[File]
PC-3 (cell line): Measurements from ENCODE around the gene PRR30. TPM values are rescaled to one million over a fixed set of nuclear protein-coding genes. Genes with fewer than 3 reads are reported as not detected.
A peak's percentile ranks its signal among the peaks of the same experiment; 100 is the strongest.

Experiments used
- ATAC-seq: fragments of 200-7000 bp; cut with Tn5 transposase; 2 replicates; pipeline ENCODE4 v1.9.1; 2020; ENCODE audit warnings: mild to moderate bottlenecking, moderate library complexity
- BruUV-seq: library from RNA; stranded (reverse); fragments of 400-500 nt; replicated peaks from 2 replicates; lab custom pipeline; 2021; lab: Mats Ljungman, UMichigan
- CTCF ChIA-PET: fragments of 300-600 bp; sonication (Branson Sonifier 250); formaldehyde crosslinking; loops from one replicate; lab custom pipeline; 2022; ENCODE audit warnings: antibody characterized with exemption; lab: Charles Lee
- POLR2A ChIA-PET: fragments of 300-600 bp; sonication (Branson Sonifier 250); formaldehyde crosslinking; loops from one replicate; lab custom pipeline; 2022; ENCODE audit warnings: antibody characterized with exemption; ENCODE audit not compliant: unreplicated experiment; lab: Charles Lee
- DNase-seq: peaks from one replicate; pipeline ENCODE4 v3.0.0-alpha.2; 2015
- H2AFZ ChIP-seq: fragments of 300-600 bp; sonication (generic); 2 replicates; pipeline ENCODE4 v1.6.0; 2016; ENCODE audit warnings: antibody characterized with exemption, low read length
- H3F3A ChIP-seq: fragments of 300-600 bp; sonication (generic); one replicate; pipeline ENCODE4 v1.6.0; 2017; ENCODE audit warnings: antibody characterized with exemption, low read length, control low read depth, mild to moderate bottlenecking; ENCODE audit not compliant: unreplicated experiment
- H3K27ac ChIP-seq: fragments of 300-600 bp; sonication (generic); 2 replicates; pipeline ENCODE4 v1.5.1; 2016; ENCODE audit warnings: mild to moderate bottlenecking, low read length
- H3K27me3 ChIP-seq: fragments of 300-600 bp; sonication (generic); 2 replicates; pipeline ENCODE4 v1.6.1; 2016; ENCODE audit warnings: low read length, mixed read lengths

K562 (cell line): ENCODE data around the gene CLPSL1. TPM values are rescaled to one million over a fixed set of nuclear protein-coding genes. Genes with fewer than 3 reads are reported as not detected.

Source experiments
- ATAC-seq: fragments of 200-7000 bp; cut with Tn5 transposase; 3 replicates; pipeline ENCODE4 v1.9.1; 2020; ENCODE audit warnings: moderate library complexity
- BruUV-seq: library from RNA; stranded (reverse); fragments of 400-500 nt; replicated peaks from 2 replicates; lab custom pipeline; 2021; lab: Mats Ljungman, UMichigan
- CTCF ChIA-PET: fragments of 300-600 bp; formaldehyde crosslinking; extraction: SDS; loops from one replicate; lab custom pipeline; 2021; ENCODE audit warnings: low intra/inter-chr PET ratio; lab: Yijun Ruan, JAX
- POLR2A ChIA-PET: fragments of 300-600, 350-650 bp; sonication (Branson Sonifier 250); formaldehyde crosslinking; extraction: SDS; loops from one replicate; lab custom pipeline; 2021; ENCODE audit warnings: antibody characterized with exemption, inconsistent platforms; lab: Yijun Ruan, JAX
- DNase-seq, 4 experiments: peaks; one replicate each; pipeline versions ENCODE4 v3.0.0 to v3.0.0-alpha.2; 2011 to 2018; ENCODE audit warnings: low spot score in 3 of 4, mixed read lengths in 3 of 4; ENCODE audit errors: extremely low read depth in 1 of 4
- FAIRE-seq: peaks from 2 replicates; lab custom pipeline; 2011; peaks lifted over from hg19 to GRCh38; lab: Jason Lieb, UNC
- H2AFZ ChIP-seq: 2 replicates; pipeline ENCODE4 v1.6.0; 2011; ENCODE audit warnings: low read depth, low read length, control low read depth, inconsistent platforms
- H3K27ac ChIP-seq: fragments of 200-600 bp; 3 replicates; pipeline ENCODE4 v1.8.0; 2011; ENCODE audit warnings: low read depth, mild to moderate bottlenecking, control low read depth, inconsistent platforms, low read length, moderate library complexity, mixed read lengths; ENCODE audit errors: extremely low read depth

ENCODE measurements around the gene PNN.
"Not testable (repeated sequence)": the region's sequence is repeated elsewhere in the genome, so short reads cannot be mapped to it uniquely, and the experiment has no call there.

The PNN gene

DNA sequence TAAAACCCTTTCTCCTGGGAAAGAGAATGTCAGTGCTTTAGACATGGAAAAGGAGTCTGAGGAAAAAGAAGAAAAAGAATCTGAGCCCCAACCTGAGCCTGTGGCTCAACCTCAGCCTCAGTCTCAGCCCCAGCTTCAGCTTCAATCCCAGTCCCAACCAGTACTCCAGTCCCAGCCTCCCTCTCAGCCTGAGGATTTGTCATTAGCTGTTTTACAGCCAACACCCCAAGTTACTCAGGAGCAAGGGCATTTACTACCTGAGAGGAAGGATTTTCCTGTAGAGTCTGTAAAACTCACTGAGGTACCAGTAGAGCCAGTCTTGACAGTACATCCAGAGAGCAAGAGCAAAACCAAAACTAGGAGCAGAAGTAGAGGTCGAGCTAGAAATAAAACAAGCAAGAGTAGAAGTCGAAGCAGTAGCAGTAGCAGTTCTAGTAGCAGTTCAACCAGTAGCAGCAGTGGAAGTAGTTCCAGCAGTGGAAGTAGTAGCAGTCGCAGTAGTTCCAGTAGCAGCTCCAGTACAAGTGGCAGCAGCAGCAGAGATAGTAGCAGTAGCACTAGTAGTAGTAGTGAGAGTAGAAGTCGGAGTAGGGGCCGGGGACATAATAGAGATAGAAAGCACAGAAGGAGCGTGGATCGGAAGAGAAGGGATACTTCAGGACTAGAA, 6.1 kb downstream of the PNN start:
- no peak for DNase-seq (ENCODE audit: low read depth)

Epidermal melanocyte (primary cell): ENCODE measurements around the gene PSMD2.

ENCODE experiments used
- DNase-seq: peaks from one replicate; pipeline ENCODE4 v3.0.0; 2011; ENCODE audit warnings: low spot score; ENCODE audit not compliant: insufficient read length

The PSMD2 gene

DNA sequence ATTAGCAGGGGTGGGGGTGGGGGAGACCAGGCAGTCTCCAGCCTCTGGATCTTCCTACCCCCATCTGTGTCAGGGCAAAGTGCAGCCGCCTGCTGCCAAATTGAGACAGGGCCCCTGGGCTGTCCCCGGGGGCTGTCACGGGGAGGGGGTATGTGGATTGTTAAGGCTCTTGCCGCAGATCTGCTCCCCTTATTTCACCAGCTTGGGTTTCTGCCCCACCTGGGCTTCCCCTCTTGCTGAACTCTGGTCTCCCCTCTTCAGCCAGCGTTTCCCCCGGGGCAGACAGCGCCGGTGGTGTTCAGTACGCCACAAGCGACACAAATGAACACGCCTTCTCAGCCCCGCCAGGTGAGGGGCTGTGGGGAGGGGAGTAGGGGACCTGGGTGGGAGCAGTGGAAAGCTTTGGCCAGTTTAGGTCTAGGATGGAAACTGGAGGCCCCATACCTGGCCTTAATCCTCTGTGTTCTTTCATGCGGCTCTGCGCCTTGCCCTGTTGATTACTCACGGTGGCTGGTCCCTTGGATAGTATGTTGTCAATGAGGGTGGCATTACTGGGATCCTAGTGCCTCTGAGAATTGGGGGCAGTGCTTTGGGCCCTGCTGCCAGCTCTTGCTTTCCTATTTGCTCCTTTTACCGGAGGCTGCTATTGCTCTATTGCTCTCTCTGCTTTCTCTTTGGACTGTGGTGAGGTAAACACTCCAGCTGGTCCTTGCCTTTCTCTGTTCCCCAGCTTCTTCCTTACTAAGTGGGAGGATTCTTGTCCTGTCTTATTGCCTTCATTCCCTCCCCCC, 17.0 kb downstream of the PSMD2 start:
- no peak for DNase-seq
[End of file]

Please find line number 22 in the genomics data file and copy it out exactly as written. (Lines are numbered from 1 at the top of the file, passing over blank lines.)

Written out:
- H3K27ac ChIP-seq: fragments of 200-600 bp; 3 replicates; pipeline ENCODE4 v1.8.0; 2011; ENCODE audit warnings: low read depth, mild to moderate bottlenecking, control low read depth, inconsistent platforms, low read length, moderate library complexity, mixed read lengths; ENCODE audit errors: extremely low read depth